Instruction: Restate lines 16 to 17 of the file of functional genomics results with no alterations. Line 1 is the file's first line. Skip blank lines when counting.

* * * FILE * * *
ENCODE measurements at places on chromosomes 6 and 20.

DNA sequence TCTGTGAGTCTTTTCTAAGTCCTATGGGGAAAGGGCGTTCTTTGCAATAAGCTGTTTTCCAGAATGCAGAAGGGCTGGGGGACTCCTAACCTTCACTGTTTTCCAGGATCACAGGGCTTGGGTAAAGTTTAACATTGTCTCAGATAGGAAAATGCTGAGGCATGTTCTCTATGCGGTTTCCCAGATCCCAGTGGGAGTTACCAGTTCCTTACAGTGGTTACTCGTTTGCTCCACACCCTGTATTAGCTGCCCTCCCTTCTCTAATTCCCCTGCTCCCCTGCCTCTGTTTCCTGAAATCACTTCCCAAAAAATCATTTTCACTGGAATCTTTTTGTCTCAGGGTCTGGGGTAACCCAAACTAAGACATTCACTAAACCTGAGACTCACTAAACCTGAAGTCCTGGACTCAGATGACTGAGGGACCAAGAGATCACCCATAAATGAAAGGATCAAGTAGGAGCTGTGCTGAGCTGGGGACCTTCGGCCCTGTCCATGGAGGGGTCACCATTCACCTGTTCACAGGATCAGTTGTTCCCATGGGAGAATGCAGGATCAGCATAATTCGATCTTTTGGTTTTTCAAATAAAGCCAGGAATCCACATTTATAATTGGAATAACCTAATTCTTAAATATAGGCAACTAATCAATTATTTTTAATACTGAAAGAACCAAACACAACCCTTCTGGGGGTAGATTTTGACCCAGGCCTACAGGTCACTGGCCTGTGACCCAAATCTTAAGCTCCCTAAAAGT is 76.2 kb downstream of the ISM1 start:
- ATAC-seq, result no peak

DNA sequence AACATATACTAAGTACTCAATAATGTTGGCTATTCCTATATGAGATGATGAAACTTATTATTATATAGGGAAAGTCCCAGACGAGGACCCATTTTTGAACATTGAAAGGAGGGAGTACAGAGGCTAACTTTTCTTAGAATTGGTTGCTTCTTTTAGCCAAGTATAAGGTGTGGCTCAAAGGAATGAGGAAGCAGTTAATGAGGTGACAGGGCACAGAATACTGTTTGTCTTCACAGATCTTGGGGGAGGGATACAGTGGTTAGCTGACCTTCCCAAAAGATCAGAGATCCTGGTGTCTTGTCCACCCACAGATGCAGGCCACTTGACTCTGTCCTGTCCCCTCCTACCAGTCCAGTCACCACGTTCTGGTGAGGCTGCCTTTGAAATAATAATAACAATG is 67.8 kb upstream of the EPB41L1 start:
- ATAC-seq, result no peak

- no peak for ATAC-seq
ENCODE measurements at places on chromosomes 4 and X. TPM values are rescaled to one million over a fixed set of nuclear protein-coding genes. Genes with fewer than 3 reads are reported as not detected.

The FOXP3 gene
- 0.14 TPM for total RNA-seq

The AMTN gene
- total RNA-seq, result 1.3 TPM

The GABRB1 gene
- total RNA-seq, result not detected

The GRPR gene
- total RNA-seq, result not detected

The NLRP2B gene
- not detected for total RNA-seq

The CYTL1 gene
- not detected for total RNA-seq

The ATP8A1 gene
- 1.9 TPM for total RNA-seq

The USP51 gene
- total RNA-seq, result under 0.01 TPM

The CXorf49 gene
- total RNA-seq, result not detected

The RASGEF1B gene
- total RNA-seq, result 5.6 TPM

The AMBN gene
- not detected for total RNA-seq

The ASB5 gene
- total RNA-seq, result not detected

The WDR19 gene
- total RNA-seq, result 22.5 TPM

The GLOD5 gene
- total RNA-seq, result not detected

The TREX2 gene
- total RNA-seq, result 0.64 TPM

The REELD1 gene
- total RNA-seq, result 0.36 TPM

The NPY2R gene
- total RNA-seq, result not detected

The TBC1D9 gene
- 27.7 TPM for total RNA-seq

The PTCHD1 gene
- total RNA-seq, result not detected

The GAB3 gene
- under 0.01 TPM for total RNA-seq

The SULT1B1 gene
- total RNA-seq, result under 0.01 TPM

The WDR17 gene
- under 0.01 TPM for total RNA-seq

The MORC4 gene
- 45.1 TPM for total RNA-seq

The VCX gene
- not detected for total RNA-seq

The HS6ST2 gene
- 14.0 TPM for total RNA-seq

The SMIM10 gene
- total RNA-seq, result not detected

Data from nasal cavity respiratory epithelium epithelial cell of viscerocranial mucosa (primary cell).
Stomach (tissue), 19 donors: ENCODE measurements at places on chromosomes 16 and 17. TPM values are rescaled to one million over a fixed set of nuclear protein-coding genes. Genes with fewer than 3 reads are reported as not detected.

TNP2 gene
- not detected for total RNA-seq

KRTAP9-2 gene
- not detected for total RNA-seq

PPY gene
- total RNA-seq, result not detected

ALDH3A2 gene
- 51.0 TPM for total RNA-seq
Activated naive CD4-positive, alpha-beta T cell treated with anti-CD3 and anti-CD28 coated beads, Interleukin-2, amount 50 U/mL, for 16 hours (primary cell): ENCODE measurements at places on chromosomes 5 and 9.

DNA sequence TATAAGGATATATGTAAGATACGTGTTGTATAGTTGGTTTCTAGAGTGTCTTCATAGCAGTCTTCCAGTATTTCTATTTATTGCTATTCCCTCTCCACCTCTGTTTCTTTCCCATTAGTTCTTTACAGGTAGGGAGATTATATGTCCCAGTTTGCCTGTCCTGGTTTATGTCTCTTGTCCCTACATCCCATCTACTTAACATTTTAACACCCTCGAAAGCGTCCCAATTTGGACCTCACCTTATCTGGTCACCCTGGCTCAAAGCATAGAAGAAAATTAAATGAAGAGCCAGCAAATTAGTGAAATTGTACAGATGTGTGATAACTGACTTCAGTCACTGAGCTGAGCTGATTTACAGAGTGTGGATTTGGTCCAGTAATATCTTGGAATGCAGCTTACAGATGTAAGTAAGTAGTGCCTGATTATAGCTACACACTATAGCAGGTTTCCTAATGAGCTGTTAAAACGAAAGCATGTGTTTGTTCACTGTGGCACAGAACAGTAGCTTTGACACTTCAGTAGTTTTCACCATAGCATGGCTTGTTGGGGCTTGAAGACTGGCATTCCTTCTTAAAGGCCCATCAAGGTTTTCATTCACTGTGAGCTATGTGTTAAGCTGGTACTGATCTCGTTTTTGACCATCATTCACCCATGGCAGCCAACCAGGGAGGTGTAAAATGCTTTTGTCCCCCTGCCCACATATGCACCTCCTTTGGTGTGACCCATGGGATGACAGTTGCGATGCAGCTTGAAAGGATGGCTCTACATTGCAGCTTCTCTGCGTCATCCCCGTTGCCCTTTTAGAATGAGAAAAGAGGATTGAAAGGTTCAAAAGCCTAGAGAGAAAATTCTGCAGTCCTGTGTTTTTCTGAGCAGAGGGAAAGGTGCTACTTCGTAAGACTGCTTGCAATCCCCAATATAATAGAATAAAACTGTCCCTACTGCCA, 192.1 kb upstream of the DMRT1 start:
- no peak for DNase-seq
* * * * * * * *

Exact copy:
The NLRP2B gene
- not detected for total RNA-seq